Appetite for war: what did napoleon and his men eat in March?

During the 200th anniversary of the battle of Waterloo, napoleon Bonaparte’s most famous statement on food and war – “an army marching in the stomach” – was worth remembering.

Except he had no record. As Marie Antoinette did not record, “let them eat the cake.”

If he says so, these words are as hollow as the stomach of his soldiers. Although napoleon was one of the greatest military commanders of all time, he was unexpectedly negligent in feeding his army.

He ordered enough for GrandeArmee: “soup, boiled beef, baked union and some vegetables, no dessert.” But bad roads and bad weather often prevent the supply of vehicles from reaching the camp in time.

In Italy during the battle, 27, napoleon defeated a greater Austrian army and its Allies, to seize his name, he only plundered from land or plundered the village near – this was a common military action.

Even in poor countries like Poland, the conditions are difficult, but they still have a sense of humor. In his memoirs, the French soldier learned what he was called: Kleba? NieMa. “Meaning,” bread? “One day napoleon was walking through a column of infantry, and a hungry soldier shouted,” father, clabba. “Nie ma,” he retorted, “the whole pillar burst into laughter,” wyre wrote. “there was no further request.” (as some commentators have pointed out, Wairy’s polish and polish spelling may have been closed.)

But the suffering of napoleon’s army in the most fervent and coldest movements in Egypt and Russia was not a big joke.

In napoleon’s “road to power”, historian Philip Dwyer wrote that the Egyptian failure of 1798 was so swift and secret that it did not even have time to publish the drinking water. As a result, 55,000 troops had to endure three days of marching from Alexandria to Cairo, wearing thick European uniforms, burning sand and carrying heavy armor. They think they can forage like italians, but many throw away hard biscuits. Scores die from heat and thirst, while others are angry because of hunger, thirst, sandstorms, and bedouin attacks. They just fire a bullet through their brain. When the army reached the Nile, there was water and food, but, anger and pain, these men rampaged through the slaughter and robbery.

Despite this painful tirade, napoleon embarked on a more brutal 10-day March from Cairo to Syria in the second year. Again, there is not enough food. According to one sergeant, the water was brought back to the camel’s back, “hot, unpleasant, dirty, like water from a cobbler’s bathtub.” The soldiers began to commit suicide. A stampede in a lonely well killed 30 people. The desperate man dug up the sorrel, ate it and developed dysentery.

Nothing. In Syria, and the plague waiting for them, in the clay (now in Israel) small stubborn bastion, an alliance of Turkish and English let napoleon defeat for the first time, forcing him to retreat.

Equally bizarre is the Russian movement of 1812. The elimination of hunger in the majestic columns of the army was not getting colder by cossacks. Absolutely no food supply and the temperature of 20 degrees below zero, the greedy people ate horse meat flavored with gunpowder, often in order to fight down its liver, sometimes even before determining whether animals death. Through this movement, flocks of vultures are being eaten on roads and in the corpses of soldiers on the battlefield.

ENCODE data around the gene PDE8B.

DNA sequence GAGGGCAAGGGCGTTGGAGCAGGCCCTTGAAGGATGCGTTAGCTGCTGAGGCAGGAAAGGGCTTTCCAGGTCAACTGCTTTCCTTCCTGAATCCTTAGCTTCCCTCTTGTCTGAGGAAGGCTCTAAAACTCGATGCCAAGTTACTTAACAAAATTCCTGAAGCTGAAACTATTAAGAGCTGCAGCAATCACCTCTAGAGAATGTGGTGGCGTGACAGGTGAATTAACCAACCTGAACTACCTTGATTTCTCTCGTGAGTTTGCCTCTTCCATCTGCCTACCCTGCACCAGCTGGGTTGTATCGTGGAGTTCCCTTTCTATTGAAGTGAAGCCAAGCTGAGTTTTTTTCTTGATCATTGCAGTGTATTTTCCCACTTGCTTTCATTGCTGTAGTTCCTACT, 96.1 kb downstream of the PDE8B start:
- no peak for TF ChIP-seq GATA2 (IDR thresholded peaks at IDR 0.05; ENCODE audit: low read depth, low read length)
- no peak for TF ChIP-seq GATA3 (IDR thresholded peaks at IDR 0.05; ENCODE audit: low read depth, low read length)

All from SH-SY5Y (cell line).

Vultures are not the only ones who eat well.

The late French historian Andre kass lott on napoleon wrote, by the famine, napoleon every day to continue his “white bread, have, beef or mutton, and his favorite beans and lentils rice”. But Wairy, the valet, claimed that his cheerful master had not been given adequate rations and ran in his officer, uneasily, like an ordinary soldier.

Napoleon, of course, was a cold eater (though he was picky about bread). He often did not eat, and only ate when he was hungry – usually a roast chicken, which he seemed to like. In the kitchen of Paris’s du lorie palace, the chicken is constantly roasting to suit his unstable hunger. When he was on Christmas Eve in Cairo to investigate the isthmus of suez, his only stipulation was to wrap three roast chicken in paper.

His soldiers were impatient with the impatient dinner rituals, “without a decent diet, always like to put their fingers on a fork or spoon,” his agent wrote. He did not drink champagne for the fine wines, and drank the diluted Chambertin with full satisfaction. At the camp in boulne, he asked a marshal on the table what he thought of the wines he served. The marshal replied, “all right,” the emperor and the other guests laughed.

Only after the defeat at Waterloo did napoleon become obsessed with mealtimes when he was permanently deprived of power. On st Helena, as a British prisoner, he was delivered to dinner every night by a uniformed butler, who declared: “your majesty has served.” Because infantry in rare porcelain and silver plate, soup, main course, roast meat, side dishes and candy, wearing formal uniform napoleon – a small group of officers and their wives wear dress – the role of the emperor, his role is no longer.

The man ate breakfast in eight minutes, and after a meal at twelve, what happened. He usually ate his breakfast alone, but on the rainy morning of June 18, 1815, he called a breakfast meeting called “his breakfast.

As the duke of Wellington waited outside the village of Waterloo, napoleon summoned his generals in present-day Belgium, where he spent a sleepless night farmhouse. Wellington, with his trademark bravado, told them it was “a poor general”. The English are poor soldiers. His officer was unconvinced. But the emperor assured them that lunch would be over.

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